who rules the schools

Election sets the stage for fresh debate over mayoral control

While school technology funding was the main education item on the ballot across the state on Tuesday, voters are also be setting up a debate over the control of New York City schools.

That’s because lawmakers have a looming task in the next legislative session: to revisit a 2002 law giving control of the city’s schools to its mayor. The law is set to expire at the end of June, meaning that lawmakers will have to agree on any changes by then or risk letting mayoral control lapse.

A drag-out fight over mayoral control doesn’t appear likely, given that most of its past opponents are now allies of City Hall. But the intensity of the debate will depend on which state lawmakers win at the ballot box on Tuesday.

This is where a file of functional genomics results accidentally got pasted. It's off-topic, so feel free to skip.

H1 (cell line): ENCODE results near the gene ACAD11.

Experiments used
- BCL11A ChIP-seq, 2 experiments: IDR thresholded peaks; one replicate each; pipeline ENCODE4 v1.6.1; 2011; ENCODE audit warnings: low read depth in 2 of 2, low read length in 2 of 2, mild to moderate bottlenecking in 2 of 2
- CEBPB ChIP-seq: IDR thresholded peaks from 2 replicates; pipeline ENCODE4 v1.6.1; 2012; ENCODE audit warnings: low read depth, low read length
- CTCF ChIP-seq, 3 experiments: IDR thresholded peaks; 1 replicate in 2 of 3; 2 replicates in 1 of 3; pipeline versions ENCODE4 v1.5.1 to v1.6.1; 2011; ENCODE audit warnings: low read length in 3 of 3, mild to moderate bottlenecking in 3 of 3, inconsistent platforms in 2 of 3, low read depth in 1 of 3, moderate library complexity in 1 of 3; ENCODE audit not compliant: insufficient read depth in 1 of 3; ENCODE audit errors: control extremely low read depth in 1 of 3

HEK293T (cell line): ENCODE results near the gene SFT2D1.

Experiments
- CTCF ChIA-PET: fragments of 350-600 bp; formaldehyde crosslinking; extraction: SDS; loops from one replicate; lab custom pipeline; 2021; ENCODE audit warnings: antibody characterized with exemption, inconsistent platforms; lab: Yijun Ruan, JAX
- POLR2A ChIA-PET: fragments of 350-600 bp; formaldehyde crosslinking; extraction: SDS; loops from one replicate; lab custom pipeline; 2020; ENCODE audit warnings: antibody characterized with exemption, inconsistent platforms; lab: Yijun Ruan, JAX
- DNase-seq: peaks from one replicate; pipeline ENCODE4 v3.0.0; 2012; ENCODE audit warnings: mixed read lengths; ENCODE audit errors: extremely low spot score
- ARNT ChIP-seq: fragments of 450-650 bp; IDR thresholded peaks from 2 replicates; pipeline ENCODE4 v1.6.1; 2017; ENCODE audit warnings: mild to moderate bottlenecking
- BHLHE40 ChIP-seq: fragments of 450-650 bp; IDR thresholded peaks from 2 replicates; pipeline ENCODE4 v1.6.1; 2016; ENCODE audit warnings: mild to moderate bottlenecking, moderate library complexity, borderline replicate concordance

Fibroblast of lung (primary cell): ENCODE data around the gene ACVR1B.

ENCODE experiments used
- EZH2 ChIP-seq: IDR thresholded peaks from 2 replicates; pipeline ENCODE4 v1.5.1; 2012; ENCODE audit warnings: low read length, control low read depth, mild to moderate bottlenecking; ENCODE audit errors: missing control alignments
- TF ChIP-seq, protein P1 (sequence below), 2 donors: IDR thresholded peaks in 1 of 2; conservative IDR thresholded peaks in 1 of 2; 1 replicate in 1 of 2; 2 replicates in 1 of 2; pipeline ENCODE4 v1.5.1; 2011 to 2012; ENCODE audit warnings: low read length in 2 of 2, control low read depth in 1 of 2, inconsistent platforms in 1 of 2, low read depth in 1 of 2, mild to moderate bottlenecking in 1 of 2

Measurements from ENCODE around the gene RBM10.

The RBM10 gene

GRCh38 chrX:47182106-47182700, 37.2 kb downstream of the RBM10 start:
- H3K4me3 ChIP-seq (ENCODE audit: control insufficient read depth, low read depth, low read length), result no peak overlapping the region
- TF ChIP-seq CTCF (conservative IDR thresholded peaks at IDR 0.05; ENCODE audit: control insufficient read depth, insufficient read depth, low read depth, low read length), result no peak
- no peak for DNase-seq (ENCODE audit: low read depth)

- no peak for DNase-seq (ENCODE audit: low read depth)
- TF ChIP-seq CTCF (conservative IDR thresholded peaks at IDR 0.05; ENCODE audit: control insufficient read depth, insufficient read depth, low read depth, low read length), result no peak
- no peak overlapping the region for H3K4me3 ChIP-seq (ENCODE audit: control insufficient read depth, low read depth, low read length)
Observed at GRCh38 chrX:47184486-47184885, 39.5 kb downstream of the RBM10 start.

“Who controls the Senate will be an important factor,” said Board of Regents Chancellor Merryl Tisch, who supports the renewal of mayoral control.

Current law gives the mayor the power to appoint a schools chancellor, oversee the system’s $20 billion operating budget, and make decisions about how the city will try to lift student achievement across 1,600 district schools. The landmark legislation passed in 2002 after Mayor Michael Bloomberg’s election and amid a bipartisan wave of support for dismantling the city’s 32 local school boards. The law also created a citywide board, now called the Panel for Educational Policy, which votes on policy decisions.